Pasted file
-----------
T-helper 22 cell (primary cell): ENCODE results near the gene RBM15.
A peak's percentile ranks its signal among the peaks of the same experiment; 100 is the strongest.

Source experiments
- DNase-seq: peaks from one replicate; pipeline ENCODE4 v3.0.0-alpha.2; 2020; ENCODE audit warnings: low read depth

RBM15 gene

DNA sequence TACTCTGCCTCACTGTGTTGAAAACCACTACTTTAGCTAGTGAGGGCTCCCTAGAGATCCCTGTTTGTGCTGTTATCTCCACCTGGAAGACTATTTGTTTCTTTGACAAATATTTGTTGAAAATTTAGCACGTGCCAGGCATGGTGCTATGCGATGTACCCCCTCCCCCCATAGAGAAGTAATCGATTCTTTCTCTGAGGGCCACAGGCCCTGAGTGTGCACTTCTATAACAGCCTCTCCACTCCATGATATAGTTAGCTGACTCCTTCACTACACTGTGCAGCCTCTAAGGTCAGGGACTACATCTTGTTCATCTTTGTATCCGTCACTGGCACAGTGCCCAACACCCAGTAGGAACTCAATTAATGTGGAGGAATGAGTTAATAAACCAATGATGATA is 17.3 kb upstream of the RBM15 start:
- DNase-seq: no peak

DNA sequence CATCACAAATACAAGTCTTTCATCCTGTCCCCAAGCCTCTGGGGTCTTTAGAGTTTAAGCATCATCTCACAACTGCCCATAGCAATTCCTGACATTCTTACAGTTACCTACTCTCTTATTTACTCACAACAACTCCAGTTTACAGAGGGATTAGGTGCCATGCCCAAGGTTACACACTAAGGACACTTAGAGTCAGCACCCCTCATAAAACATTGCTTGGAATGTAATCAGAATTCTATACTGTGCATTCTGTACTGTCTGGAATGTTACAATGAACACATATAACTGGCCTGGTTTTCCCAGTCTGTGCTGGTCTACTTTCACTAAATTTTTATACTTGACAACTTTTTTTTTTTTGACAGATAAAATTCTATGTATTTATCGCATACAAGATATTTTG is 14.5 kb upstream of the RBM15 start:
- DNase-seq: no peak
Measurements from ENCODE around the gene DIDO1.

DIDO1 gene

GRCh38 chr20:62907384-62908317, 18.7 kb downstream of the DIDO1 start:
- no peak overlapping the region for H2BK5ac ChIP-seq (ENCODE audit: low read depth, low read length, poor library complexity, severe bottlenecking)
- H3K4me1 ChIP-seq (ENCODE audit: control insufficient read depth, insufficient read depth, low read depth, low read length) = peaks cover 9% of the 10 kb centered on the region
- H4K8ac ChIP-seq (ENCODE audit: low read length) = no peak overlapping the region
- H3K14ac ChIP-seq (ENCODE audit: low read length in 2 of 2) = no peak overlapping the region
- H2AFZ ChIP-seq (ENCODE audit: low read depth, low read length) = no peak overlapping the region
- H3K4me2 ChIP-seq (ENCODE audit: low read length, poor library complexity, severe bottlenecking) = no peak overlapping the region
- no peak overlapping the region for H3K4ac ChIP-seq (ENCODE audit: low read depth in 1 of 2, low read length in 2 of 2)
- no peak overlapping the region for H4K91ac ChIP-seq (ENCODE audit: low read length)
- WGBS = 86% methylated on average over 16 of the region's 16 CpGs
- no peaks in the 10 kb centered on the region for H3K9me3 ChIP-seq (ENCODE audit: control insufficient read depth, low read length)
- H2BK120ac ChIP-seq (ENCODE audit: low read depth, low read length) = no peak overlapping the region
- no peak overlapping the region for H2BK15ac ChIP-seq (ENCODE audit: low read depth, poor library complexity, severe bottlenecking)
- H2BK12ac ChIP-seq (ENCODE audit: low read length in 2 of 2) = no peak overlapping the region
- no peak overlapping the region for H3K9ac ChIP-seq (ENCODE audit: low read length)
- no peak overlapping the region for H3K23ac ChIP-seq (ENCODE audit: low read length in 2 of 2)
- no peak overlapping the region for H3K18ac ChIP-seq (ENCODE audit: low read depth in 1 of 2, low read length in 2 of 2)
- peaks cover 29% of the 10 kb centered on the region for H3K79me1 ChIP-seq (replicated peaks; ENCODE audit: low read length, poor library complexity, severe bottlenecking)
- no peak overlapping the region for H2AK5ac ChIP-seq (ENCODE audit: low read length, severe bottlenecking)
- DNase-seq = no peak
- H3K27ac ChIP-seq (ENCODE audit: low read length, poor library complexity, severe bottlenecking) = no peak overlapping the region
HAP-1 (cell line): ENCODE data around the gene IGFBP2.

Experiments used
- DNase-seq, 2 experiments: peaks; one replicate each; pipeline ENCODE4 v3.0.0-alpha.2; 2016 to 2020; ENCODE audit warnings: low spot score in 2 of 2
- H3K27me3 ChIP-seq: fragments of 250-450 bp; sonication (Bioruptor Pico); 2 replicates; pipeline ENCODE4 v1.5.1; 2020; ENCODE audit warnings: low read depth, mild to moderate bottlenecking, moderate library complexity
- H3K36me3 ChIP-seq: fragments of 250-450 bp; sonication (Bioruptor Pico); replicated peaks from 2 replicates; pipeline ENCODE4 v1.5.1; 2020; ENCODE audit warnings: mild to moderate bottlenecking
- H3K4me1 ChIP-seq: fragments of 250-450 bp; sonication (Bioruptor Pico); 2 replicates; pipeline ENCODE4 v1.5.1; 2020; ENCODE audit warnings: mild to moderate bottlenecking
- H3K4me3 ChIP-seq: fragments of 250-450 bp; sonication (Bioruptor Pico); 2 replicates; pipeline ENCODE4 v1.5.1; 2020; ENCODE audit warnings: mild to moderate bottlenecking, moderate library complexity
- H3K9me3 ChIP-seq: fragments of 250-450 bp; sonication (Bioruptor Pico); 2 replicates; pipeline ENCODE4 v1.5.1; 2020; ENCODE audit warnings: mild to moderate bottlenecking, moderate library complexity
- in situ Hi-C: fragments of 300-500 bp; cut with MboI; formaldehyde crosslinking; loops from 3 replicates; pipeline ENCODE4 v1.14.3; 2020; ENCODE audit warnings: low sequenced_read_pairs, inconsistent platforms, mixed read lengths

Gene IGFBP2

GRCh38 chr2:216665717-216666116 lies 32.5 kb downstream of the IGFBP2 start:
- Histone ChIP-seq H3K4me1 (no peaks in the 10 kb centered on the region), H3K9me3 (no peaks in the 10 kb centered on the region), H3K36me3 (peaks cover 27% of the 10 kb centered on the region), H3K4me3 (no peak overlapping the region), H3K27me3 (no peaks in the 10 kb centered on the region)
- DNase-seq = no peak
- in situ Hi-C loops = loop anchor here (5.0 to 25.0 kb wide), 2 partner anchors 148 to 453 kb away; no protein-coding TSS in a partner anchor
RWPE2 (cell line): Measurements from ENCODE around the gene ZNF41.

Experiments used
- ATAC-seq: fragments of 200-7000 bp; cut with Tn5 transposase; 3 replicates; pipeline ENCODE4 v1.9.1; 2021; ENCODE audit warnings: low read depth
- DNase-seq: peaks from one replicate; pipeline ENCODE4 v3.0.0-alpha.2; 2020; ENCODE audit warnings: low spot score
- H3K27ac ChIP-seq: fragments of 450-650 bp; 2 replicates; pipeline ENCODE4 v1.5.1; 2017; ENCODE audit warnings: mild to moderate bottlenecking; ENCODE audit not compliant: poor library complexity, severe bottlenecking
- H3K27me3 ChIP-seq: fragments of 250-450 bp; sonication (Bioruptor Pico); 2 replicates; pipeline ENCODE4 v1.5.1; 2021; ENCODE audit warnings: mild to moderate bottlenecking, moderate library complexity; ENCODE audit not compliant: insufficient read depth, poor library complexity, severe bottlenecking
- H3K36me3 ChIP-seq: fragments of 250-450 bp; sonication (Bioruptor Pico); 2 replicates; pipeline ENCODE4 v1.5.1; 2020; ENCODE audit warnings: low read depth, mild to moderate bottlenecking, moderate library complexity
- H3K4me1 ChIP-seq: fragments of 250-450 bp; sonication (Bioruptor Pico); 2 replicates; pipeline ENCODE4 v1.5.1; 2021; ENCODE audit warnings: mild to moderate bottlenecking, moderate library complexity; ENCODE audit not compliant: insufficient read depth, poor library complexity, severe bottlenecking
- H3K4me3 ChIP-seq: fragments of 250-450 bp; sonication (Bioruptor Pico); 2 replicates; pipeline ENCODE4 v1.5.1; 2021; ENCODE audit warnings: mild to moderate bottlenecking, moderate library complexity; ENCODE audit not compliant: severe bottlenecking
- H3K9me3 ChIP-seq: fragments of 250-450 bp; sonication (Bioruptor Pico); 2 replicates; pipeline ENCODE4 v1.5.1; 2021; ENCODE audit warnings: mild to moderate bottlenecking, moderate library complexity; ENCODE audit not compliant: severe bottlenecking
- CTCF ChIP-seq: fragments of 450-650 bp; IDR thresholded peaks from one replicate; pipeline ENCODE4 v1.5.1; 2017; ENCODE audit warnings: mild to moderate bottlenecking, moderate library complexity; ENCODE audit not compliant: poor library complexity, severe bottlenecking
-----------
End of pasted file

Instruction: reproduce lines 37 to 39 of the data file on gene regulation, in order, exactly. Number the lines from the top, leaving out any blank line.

- H3K36me3 ChIP-seq: fragments of 250-450 bp; sonication (Bioruptor Pico); replicated peaks from 2 replicates; pipeline ENCODE4 v1.5.1; 2020; ENCODE audit warnings: mild to moderate bottlenecking
- H3K4me1 ChIP-seq: fragments of 250-450 bp; sonication (Bioruptor Pico); 2 replicates; pipeline ENCODE4 v1.5.1; 2020; ENCODE audit warnings: mild to moderate bottlenecking
- H3K4me3 ChIP-seq: fragments of 250-450 bp; sonication (Bioruptor Pico); 2 replicates; pipeline ENCODE4 v1.5.1; 2020; ENCODE audit warnings: mild to moderate bottlenecking, moderate library complexity